Services that offer public APIs often get their best tools from third-party developers. Social platform Twitter is no exception: almost anyone who uses Twitter professionally will have TweetDeck on their desktop, which started out as an independent tool before Twitter acquired the project.
If only the company was so proactive with its mobile apps. The official Twitter app can get the job done, but updates tend to focus on Twitter’s branding and questionably useful new features rather than the usability or quality of the app itself. Here’s a selection of alternatives you should try if you’re a Twitter addict on Android.
Fenix (Free For 2.0 Preview)
I can’t tell if the developer of Fenix is a poor speller or just a really big Starcraft fan, but either way, it’s the Twitter app I use on my personal phone and tablet. The interface is clean without being too minimal, it offers advanced features like saving drafts and an internal browser, and it supports multiple accounts used at once. Best of all, it has the best scrolling Android home screen widget I’ve seen in any Twitter app (something that’s essential to me for quickly catching up on my main feed).
The developer constantly updates the application for bug fixes and compatibility with Twitter’s platform. The interface can be customized with background and accent colors, and columns for mentions and direct messages are easy to navigate. I only wish there was some way to add Lists to the main tabs. Right now the preview version for the big 2.0 update is free for all users, but it will probably be $3-4 when it becomes stable.
Most of the modern Twitter apps seem to share a similar columned layout and a focus on dark, high-contrast user interfaces. Flamingo keeps the former but ditches the latter for bright colors in the default theme with a focus on photos and videos. The app’s signature feature is “hover,” which allows users to tap and hold images to blow them up or start a video preview, then release to go back to the main feed.
Flamingo supports “tweetstorming” if you’ve got a lot to say in Twitter’s arbitrary character limit, and it can apply different themes to different Twitter accounts if you’re using more than one. “Advanced muting” lets you silence specific users for a time without unfollowing them. Its scrolling widget is much more customizable than most, and even includes image previews.
Plume (Free, $5 for Ad-Free Version)
One of the older go-to Android Twitter clients, Plume still has loyal users who wouldn’t consider anything else. While its interface is a little dated by Twitter client (and general Android) standards, it’s one of the few apps that takes tablet support seriously, with multiple columns visible at once if your screen is large enough to support them—great if you use your tablet as a desktop notification center. The app can also double as a Facebook client, if you’re not a fan of the dedicated apps for that other social network.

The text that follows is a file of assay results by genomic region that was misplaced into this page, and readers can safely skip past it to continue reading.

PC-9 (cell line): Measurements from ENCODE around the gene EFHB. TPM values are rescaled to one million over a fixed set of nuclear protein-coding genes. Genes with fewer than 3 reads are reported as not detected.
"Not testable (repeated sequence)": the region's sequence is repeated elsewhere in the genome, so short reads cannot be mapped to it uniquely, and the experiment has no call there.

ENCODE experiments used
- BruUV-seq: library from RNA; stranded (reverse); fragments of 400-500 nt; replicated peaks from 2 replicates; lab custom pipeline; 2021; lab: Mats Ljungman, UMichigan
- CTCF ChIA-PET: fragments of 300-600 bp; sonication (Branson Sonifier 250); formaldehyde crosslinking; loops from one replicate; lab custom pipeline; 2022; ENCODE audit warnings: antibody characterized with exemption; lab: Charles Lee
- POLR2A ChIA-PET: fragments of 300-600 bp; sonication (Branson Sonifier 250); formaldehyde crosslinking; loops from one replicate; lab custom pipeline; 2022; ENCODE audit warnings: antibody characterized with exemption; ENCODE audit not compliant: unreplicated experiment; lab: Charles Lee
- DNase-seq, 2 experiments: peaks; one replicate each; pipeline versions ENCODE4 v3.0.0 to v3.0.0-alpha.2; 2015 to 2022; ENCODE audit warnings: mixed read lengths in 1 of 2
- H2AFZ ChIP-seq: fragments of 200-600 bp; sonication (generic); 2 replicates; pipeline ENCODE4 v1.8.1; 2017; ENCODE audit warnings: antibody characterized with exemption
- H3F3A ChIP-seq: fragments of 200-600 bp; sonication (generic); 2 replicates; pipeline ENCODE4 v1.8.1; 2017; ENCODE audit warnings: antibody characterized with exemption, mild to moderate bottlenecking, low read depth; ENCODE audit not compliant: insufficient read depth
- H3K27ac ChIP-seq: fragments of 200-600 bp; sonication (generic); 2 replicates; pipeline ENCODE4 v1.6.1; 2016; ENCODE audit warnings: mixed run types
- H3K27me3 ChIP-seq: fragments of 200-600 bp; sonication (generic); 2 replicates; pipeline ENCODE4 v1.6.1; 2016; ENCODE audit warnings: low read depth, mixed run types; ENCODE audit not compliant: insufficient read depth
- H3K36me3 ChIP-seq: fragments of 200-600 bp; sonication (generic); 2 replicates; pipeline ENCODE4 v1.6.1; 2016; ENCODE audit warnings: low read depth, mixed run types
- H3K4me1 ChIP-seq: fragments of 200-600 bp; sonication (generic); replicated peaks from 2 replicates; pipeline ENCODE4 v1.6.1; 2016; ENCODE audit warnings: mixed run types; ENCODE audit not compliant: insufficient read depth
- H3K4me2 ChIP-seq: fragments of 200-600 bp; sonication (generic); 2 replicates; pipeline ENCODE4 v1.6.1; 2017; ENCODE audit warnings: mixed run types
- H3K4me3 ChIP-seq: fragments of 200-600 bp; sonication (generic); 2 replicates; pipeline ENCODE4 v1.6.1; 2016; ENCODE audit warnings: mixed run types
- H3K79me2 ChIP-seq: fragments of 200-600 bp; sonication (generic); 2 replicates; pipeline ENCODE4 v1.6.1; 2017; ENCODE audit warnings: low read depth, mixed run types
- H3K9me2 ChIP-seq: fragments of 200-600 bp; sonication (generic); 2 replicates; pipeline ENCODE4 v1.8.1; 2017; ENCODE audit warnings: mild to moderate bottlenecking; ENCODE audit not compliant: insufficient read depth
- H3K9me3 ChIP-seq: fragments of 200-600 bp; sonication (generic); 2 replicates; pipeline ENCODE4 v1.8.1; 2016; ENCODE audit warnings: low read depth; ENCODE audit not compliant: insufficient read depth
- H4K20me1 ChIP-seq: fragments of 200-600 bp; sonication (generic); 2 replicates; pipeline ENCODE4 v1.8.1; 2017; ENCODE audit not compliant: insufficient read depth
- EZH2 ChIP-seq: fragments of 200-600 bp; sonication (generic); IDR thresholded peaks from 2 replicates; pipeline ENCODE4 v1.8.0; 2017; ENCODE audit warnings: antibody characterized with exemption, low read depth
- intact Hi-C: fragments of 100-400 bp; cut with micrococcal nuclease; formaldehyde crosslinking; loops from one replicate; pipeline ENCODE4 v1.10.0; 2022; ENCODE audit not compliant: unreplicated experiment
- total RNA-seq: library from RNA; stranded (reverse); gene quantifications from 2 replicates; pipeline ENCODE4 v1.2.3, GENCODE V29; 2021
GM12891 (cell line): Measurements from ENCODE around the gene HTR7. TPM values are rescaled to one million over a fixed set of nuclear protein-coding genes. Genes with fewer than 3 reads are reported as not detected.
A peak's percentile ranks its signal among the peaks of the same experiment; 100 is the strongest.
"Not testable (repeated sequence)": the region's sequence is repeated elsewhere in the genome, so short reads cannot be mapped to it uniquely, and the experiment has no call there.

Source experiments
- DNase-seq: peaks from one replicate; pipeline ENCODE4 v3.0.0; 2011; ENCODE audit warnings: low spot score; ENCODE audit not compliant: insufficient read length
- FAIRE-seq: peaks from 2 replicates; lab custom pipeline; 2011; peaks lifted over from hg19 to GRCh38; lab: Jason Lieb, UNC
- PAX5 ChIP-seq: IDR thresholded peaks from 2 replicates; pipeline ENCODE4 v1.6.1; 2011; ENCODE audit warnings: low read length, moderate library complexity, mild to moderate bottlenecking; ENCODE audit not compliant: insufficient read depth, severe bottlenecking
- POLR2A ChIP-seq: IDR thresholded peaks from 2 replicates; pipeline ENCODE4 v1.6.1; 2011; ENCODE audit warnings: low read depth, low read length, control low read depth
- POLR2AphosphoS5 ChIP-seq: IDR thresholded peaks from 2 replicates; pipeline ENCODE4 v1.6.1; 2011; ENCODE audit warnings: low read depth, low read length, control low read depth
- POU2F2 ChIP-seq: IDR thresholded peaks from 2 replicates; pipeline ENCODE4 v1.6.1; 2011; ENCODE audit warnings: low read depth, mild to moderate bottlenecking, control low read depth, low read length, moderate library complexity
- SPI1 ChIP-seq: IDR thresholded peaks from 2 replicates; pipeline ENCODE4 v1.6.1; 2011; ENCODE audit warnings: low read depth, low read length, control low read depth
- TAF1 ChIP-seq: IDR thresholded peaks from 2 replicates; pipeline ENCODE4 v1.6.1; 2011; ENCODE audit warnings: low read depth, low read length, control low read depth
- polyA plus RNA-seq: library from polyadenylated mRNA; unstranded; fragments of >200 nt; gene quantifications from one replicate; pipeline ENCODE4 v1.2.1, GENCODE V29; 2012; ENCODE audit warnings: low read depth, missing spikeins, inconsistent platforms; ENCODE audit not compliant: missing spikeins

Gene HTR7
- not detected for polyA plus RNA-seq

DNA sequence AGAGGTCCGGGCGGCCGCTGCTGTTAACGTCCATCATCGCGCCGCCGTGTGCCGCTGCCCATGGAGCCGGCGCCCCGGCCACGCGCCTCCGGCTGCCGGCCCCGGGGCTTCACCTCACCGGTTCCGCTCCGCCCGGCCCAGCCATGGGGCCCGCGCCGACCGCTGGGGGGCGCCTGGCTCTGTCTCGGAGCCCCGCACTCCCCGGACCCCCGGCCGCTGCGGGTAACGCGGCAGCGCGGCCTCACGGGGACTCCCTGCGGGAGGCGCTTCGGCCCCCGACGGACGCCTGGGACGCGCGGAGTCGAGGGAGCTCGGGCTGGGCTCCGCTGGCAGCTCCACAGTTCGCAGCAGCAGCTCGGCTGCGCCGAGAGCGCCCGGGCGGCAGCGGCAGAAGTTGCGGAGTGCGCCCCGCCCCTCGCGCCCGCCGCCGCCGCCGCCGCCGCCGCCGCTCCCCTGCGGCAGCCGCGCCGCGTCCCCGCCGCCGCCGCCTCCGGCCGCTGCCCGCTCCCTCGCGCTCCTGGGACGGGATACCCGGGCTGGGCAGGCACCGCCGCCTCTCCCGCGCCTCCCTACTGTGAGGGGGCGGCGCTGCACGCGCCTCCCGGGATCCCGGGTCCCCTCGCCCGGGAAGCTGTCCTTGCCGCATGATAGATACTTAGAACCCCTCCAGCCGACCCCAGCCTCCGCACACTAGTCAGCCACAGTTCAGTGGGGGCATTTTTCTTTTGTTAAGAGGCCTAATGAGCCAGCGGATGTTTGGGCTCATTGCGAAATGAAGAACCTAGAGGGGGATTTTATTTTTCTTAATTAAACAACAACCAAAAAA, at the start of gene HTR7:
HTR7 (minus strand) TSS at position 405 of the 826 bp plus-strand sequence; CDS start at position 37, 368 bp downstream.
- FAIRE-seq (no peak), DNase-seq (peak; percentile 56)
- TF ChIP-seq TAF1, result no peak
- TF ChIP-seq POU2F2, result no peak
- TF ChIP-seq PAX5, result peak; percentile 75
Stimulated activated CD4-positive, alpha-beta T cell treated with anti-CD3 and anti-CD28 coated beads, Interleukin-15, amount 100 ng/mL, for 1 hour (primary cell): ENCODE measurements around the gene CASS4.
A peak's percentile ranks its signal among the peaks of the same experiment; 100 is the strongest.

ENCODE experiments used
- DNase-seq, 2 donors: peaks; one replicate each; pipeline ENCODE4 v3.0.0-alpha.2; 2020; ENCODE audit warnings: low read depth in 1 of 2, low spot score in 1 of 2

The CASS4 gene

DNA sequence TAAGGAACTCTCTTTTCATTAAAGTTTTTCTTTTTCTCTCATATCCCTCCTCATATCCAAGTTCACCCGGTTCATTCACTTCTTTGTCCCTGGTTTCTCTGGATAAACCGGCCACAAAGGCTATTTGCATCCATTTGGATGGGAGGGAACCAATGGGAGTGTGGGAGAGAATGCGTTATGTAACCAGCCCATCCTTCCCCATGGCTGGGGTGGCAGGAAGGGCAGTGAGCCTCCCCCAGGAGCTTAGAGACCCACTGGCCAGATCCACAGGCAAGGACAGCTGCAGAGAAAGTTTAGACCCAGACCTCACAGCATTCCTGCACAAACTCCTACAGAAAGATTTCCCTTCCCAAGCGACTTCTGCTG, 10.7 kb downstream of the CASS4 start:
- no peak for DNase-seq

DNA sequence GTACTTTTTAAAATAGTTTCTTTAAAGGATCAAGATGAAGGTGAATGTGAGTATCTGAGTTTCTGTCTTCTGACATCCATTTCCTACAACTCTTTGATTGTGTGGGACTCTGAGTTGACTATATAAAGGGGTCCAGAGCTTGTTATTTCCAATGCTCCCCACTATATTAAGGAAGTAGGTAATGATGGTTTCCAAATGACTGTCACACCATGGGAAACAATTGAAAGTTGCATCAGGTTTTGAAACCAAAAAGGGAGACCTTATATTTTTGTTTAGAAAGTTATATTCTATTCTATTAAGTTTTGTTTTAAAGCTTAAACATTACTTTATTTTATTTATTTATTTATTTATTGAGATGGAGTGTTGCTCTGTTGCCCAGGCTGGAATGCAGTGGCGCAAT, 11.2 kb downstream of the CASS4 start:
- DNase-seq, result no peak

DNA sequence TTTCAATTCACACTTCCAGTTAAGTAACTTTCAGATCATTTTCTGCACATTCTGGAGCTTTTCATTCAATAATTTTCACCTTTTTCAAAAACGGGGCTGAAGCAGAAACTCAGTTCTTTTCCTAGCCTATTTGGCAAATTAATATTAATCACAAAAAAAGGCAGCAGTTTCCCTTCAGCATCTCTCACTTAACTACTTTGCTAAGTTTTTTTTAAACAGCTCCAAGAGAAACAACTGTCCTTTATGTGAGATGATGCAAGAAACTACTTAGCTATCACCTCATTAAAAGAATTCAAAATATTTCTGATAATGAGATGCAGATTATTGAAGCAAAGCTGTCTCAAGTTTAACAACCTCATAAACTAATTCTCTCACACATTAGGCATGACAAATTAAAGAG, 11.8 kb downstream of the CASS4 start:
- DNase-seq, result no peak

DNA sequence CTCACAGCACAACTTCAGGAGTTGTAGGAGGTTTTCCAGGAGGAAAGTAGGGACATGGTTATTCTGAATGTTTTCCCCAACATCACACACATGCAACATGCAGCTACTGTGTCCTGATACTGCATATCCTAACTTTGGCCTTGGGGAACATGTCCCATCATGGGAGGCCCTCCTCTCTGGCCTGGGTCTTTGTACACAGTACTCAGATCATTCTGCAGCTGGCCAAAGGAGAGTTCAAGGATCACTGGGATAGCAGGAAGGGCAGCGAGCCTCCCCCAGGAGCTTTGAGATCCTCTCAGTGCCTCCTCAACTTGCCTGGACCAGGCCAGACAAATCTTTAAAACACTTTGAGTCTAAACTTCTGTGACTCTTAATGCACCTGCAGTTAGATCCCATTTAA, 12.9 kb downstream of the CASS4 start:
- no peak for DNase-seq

Plume includes an optional internal browser and wide image sharing support, along with bit.ly URL sharing if that’s your jam. Muting tools are extended to words or phrases, for when you just can’t stand to see “covfefe” one more time. Plume is a must-have for tablet enthusiasts, and they might just like it so much it because their go-to on the smartphone as well. The standard app is free, but the $5 “Premium” add-on will remove the app’s advertising.
Talon was one of the new batch of “next-gen” Twitter apps that began appearing a few years ago, and its developer has diligently kept it at the front of the pack with maintenance updates and feature improvements. Though it only supports two accounts out of the box, it goes above and beyond an internal browser with an “article reader” that strips most of the formatting from web pages to let you focus on readable text.
The column interface can be re-arranged and removed as the user sees fit, and the app supports videos and images competently, though easy sharing doesn’t appear to be a primary focus. Powerful filters, a scrolling widget, and support for Android Wear watches round out the $3 package.
Tweetings shares most of the modern features with the above Twitter clients, but its “stacked timeline” view is the most interesting to me. This allows you to separate tweets by user, with a nested list showing which followed accounts have been tweeting the most. It’s a great tool if you’d like to focus on a few specific accounts. Tweetings also includes built-in statistics and advanced tablet views in the Settings menu.
Tweetings is free: though there are in-app purchases to tip the developer, they’re optional and they don’t unlock any features. They make this particular app one that’s worth looking into if you’d rather not spend any money on a premium client.
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